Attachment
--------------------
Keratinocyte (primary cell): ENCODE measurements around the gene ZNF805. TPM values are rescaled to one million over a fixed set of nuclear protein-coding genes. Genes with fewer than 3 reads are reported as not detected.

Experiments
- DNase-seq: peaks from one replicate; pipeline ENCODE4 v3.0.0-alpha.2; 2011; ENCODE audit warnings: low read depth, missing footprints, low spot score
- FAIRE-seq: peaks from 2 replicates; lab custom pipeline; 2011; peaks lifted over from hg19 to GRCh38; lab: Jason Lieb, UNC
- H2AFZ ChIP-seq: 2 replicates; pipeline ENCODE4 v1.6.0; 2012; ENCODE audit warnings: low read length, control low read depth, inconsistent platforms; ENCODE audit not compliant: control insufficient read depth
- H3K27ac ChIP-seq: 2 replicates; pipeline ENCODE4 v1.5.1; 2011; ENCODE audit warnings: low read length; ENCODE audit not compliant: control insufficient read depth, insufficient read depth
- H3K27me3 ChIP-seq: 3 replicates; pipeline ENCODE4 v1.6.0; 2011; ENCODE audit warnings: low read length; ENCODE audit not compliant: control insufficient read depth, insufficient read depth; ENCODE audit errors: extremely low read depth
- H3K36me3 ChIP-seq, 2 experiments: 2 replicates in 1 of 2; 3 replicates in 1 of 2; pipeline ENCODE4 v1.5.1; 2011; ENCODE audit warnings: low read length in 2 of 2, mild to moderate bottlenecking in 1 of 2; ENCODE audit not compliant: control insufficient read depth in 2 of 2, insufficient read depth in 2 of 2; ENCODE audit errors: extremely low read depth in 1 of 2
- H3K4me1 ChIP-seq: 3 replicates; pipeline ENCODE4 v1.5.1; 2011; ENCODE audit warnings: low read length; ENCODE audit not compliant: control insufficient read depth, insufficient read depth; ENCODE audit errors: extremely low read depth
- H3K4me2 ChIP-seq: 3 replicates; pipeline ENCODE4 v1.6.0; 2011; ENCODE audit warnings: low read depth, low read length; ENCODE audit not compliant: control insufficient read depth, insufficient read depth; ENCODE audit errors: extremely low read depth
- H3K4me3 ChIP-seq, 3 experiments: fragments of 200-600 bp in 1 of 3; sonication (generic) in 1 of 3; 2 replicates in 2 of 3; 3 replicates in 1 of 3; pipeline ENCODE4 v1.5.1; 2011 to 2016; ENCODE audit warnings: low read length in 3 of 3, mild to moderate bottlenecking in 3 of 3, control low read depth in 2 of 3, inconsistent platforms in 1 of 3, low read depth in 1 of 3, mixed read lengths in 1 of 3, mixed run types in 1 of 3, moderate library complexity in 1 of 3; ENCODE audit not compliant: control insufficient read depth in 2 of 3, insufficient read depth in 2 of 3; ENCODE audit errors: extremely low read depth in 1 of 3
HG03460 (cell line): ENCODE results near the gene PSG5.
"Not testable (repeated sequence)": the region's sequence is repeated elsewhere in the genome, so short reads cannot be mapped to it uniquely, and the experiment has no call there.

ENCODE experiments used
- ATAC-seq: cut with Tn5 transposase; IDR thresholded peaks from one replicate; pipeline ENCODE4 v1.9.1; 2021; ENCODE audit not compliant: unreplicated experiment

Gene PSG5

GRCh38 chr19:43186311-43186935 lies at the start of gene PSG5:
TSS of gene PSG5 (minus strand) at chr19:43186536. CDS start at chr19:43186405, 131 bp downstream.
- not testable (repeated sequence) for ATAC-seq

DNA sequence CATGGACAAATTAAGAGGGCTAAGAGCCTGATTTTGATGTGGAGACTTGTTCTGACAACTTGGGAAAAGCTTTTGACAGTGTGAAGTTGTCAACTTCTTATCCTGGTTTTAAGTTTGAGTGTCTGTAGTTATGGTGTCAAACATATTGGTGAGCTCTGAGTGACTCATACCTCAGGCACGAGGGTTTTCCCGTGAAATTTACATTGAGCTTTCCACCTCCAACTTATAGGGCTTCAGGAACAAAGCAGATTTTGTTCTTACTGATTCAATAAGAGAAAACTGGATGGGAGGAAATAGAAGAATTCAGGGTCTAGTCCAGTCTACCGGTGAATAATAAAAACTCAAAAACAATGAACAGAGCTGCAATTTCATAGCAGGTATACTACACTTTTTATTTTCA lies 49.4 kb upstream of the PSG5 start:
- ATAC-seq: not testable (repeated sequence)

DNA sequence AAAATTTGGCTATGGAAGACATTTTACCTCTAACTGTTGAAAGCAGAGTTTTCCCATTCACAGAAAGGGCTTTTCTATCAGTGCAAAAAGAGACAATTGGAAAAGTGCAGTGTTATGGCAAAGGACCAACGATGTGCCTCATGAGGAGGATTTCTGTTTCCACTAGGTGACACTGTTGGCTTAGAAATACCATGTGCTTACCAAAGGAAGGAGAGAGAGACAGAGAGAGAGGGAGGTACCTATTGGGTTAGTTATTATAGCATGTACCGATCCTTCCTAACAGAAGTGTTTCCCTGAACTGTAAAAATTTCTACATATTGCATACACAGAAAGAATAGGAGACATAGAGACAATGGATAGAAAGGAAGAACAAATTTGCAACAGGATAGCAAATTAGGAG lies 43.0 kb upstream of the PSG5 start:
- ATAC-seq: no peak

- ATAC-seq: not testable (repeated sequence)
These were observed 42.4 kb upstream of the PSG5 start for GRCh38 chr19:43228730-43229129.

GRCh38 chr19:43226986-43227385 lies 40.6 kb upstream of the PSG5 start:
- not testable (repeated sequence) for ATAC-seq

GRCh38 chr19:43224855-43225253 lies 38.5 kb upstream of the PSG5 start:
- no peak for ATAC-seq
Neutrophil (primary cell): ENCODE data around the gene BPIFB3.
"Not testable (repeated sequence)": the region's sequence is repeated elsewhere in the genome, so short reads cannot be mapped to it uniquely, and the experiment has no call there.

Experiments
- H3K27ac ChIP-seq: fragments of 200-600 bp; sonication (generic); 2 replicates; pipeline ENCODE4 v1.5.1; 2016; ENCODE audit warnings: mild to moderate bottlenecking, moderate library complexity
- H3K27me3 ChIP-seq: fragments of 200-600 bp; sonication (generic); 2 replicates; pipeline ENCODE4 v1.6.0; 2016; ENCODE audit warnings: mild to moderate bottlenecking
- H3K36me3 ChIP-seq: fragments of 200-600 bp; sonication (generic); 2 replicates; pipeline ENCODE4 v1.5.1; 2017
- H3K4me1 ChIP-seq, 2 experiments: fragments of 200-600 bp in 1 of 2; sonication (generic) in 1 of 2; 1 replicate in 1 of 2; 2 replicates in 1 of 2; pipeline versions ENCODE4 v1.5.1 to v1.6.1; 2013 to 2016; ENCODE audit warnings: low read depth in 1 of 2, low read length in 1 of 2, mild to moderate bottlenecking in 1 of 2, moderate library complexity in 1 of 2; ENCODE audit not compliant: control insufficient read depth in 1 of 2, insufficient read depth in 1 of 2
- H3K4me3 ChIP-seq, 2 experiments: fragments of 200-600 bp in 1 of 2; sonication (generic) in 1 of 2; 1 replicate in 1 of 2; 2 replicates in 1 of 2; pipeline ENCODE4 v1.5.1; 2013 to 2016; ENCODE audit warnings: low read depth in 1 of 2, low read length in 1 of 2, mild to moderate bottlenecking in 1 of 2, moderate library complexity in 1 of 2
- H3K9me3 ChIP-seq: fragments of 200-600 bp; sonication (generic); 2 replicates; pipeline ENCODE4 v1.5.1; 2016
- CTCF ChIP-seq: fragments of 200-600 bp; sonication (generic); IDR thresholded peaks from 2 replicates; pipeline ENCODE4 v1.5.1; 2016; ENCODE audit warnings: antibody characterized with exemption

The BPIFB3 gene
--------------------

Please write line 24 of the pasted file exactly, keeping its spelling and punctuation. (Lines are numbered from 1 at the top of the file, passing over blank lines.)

- ATAC-seq: not testable (repeated sequence)